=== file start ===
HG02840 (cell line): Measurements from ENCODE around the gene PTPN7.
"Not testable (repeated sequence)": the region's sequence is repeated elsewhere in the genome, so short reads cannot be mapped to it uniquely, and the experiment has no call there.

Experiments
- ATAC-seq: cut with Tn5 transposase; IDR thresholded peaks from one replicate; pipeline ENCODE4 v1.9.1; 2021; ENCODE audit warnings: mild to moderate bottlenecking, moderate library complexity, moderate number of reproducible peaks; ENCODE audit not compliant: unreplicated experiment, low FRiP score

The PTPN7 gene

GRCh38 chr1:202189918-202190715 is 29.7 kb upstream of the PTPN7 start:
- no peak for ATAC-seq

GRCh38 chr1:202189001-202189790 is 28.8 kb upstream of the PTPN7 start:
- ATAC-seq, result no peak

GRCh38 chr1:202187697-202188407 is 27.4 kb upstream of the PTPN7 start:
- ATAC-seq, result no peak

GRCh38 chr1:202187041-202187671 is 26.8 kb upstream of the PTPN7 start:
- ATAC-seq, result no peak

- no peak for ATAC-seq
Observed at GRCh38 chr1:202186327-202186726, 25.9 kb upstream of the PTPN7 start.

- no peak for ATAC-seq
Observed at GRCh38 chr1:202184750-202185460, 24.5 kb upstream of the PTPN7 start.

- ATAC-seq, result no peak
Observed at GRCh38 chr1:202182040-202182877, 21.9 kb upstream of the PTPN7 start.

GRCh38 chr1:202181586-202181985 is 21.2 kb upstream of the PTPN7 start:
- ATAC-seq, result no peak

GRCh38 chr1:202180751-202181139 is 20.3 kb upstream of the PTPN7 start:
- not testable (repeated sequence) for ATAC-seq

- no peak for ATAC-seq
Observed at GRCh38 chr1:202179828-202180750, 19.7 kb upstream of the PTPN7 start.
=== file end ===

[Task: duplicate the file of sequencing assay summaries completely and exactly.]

HG02840 (cell line): Measurements from ENCODE around the gene PTPN7.
"Not testable (repeated sequence)": the region's sequence is repeated elsewhere in the genome, so short reads cannot be mapped to it uniquely, and the experiment has no call there.

Experiments
- ATAC-seq: cut with Tn5 transposase; IDR thresholded peaks from one replicate; pipeline ENCODE4 v1.9.1; 2021; ENCODE audit warnings: mild to moderate bottlenecking, moderate library complexity, moderate number of reproducible peaks; ENCODE audit not compliant: unreplicated experiment, low FRiP score

The PTPN7 gene

GRCh38 chr1:202189918-202190715 is 29.7 kb upstream of the PTPN7 start:
- no peak for ATAC-seq

GRCh38 chr1:202189001-202189790 is 28.8 kb upstream of the PTPN7 start:
- ATAC-seq, result no peak

GRCh38 chr1:202187697-202188407 is 27.4 kb upstream of the PTPN7 start:
- ATAC-seq, result no peak

GRCh38 chr1:202187041-202187671 is 26.8 kb upstream of the PTPN7 start:
- ATAC-seq, result no peak

- no peak for ATAC-seq
Observed at GRCh38 chr1:202186327-202186726, 25.9 kb upstream of the PTPN7 start.

- no peak for ATAC-seq
Observed at GRCh38 chr1:202184750-202185460, 24.5 kb upstream of the PTPN7 start.

- ATAC-seq, result no peak
Observed at GRCh38 chr1:202182040-202182877, 21.9 kb upstream of the PTPN7 start.

GRCh38 chr1:202181586-202181985 is 21.2 kb upstream of the PTPN7 start:
- ATAC-seq, result no peak

GRCh38 chr1:202180751-202181139 is 20.3 kb upstream of the PTPN7 start:
- not testable (repeated sequence) for ATAC-seq

- no peak for ATAC-seq
Observed at GRCh38 chr1:202179828-202180750, 19.7 kb upstream of the PTPN7 start.